"When dawn spreads its paintbrush on the plain, spilling purple... ," Songs of the Pioneers song from TV show "Wagon Train." Dawn on the mythic Santa Fe Trail, New Mexico, looking toward Raton from Cimarron. -- Clarkphoto. A curmudgeon's old-fashioned newspaper column, cross-breeding metaphors and journalism and art, for readers in 150 countries.

Wednesday, August 7, 2013

St. Paul, knights, 'Bogie', the 112th blog country


"And later we learned that the island was called Malta.And the people who lived there showed us great kindness, and they made a fire and called us all to warm ourselves..."--Acts 28:1-2 
Every time I think this blog has reached about all the countries it's going to, a new reader in a new country clicks in. So it was this week, when the stats, show a reader from Malta, the strategic island in the Mediterranean, south of Italy and Sicily, the 112th country on this blog list.
Most people probably know of this island republic because of the account in Acts where St. Paul is shipwrecked there, or because of the famed Knights of Malta, or the 1941 movie starring Humphrey Bogart, "The Maltese Falcon."
Beware when your country is small and strategically important. Every major political power wants to control you. That's the history of Malta, which didn't gain its independence until 1964 from Britain, becoming a republic in 1974.
So I don't know who among  the more than 400,000 residents clicked on this blog, but thanks, and you live in a beautiful place with a long history and rich heritage.
Its name may go back to the Greeks, "Myelitis," a derivative of "honey-sweet," which may have referred to the honey there. The Phoenicians, Romans, Arabs, Normans, Hapsburgs, Spain, French,  others, and British have ruled the islands, 50 miles south of Sicily and 207 miles north of Libya. In the 1530s the islands were given to the Knights Hospitaller, a military religious order now known as the Maltese Knights, driven  out of Rhoades by the Ottoman Empire. Their rule ended with Napoleon. Today's Maltese Euro carries the Maltese cross.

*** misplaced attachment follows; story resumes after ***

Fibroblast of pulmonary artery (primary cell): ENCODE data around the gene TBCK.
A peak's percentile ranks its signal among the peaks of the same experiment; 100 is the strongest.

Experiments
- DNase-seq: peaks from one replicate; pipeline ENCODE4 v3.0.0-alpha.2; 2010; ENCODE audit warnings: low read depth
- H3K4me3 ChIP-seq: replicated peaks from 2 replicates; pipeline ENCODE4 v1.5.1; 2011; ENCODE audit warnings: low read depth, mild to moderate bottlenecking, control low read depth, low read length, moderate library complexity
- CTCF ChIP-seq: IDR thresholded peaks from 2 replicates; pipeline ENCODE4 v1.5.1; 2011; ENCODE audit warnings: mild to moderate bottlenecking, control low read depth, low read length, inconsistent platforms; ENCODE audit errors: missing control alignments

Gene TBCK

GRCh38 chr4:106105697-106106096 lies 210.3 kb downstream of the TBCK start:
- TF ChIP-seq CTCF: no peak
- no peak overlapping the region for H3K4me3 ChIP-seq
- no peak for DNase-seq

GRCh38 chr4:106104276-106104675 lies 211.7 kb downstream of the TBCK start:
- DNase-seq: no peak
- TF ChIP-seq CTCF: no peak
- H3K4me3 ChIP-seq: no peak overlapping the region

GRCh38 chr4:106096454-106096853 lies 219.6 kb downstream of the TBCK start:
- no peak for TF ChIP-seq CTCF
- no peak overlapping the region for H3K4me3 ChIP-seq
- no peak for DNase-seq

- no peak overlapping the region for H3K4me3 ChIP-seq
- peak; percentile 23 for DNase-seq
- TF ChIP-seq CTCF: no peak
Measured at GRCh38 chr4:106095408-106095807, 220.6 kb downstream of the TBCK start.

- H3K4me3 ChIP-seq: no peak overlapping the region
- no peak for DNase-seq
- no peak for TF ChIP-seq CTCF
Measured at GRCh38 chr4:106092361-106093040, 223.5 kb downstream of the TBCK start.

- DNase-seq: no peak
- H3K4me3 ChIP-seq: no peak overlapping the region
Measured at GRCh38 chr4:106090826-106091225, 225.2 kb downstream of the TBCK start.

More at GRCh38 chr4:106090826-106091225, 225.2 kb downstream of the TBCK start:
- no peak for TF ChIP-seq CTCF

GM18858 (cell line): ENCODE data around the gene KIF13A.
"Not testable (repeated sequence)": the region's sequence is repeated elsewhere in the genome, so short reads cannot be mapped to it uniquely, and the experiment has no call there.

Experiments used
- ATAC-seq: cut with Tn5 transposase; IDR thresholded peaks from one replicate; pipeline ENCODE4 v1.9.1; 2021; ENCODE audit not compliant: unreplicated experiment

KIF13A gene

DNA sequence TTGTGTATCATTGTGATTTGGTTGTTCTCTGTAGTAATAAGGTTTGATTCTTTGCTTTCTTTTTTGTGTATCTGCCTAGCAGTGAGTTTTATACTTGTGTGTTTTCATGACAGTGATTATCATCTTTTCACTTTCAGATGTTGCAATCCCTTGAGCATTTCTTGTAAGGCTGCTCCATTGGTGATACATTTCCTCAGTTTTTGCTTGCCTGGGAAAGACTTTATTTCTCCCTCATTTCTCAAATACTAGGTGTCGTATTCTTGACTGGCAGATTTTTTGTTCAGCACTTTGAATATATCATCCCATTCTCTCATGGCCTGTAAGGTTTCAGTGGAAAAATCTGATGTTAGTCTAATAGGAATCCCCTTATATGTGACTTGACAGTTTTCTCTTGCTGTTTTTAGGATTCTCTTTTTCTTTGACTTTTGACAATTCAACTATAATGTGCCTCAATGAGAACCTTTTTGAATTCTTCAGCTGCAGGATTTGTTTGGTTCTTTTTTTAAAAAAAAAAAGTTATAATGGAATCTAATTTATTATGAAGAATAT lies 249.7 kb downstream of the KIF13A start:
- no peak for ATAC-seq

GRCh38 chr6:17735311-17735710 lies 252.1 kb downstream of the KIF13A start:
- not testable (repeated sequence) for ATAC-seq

It has long been an important naval and air station in wars and peace. Paul, a prisoner bound for trial in Rome, was shipwrecked there in about 60 A.D., according to Luke. Malta was one of the first Roman colonies to convert to Christianity. There is today a St. Paul's Bay on the northeast shore of the main island.
It's a very civilized country, with the second highest voter turnout in the world since 1960. --the highest for countries without mandatory voting. The official languages are Maltese and English, and the largest minority is retired British. Though relatively small, it has the largest number of car registrations per capital of anyplace in Europe. The country has both public and private health care, and it is ranked fifth in the world for health systems by the World Health Organization (America is 37th).
The red and white flag carries the Cross of King George from 1942. An alternative flag is red and carries the cross of the Knights of Malta.
What a neat place in the world. Check out the country's site for photos and more great information.

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